Nine Startup Scaling Secrets from Eventbrite
On anyone’s list of the fastest-growing and most interesting social-commerce startups in San Francisco/Silicon Valley, Eventbrite has to rank near the top. Since collecting $6.5 million in Series C financing from Sequoia Capital in late 2009, followed rapidly by another $20 million infusion from DAG, Tenaya, and Sequoia less than a year later, the online ticketing company has more than sextupled in size—from 15 employees to 100. It now expects to grow to 200 people this year. It handled $100 million in gross ticket sales in 2009 and more than twice that in 2010.
Eventbrite has succeeded by making itself both ubiquitous and indispensable. Judging from my own experience, there’s hardly an organization in Silicon Valley, Boston, or other U.S. tech hubs that doesn’t use the company’s Web-based event registration system to track and monetize attendance at conferences, seminars, or cocktail parties. (If you’ve ever been to an Xconomy forum, you know we’ve been using Eventbrite ourselves for years.) And while the company is still young—it will reach its fifth birthday in July 2011—it’s already hard to remember how anyone handled small-event ticketing before Eventbrite existed.
Last month I sat down with two of Eventbrite’s three co-founders, the husband-and-wife team of Kevin and Julia Hartz. (Kevin is CEO, Julia is president, and the third co-founder, Renaud Visage, is chief technology officer.) I wanted to hear the backstory to Eventbrite’s founding and the Hartzes’ unusual partnership. But I was also aware of Kevin Hartz’s connections to what’s been called the “PayPal Mafia”—the group of engineers and investors who helped launch the foundational online payments company in 1998—and I wanted to know how he’d profited at Eventbrite from the lessons he learned as a Paypal investor and subsequently as CEO of Xoom, the international money transfer company he co-founded prior to Eventbrite.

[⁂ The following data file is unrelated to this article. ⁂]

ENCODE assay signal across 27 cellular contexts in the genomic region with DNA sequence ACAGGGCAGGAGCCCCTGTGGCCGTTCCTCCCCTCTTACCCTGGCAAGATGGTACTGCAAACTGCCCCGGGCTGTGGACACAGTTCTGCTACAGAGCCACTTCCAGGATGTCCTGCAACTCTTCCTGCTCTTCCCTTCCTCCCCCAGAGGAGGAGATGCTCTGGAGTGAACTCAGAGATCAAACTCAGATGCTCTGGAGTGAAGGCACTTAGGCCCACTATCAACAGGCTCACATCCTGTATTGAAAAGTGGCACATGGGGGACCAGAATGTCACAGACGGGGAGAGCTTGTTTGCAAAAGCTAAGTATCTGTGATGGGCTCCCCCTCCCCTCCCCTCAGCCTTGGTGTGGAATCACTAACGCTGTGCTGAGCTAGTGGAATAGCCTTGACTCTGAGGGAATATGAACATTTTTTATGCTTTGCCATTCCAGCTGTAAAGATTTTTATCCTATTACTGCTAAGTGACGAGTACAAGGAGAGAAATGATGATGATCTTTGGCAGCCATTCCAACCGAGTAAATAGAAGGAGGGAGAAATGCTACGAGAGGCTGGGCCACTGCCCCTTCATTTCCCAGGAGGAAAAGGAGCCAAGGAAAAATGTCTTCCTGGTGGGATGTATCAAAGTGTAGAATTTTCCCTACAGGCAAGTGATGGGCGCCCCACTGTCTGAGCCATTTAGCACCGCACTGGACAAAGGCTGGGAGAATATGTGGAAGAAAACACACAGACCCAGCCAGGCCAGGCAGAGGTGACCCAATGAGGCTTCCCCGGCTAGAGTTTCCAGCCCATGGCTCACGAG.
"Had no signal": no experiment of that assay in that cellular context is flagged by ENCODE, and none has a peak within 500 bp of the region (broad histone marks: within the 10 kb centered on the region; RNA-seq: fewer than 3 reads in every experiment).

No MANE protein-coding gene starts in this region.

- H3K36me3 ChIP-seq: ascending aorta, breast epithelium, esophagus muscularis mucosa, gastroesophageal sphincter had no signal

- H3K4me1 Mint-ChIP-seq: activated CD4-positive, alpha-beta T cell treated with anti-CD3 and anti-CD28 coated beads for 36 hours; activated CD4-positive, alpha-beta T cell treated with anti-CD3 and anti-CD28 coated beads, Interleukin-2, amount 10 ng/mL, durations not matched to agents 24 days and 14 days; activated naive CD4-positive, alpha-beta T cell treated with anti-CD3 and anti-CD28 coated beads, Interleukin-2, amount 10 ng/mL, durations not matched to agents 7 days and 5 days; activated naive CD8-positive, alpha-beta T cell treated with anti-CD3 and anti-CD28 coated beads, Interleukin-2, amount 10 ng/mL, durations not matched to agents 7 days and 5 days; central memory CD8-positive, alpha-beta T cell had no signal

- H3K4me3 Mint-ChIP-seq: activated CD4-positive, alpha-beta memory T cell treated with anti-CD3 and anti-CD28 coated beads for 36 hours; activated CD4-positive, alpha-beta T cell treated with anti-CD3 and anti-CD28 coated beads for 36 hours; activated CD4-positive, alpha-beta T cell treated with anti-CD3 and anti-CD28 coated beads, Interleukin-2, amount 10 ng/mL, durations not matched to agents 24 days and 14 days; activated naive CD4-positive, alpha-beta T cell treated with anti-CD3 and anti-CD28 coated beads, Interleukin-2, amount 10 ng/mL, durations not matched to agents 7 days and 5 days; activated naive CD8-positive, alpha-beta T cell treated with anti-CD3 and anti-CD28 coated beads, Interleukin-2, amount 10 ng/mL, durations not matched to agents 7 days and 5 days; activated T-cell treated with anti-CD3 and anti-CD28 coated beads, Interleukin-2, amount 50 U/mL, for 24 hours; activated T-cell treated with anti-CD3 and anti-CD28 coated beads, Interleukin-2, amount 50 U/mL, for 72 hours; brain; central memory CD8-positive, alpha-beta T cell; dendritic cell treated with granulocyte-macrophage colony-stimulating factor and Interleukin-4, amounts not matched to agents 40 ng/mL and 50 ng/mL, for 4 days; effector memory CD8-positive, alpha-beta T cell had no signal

I’ll get to those lessons shortly—there are nine of them altogether, some intuitive, some not so. But first, a biographical side trip to investigate how the Hartzes came to run one of SoMa’s hottest companies.
Kevin Hartz—who is a far more modest and unassuming guy than most of his dot-com-era contemporaries—emphasized to me that he was “the first generation off the farm” in his family. His mother was raised on a dairy farm, and even though Hartz himself grew up in swank Orinda, a conservative suburb on the other side of the Caldecott Tunnel from Oakland, he says he was raised with “a strong work ethic,” plus entrepreneurial drive and a need to be challenged intellectually.
After finishing his undergraduate degree in history at Stanford in 1992—and detouring to the University of Oxford for a master’s degree in the same subject—Hartz worked briefly for Silicon Graphics. In 1998, he co-founded Connect Group with a group of Stanford friends. The company provided high-speed Internet access to hotels, and was almost immediately bought by LodgeNet (NASDAQ: LNET), still one of the largest players in hospitality broadband. “That was my first taste of the entrepreneurship bug, even though we had hardly made a big impact,” Hartz says.
The LodgeNet deal left Hartz with enough money to start angel investing. One of his Stanford connections, through student government activities, was Peter Thiel, who had recently returned from the East Coast to set up a small private equity fund on Menlo Park’s Sand Hill Road. Thiel had decided to start a company with recent University of Illinois graduate Max Levchin. Over sandwiches in Palo Alto in early 1999, Hartz was invited to invest. “We went to Hobee’s one day, and … Next Page »
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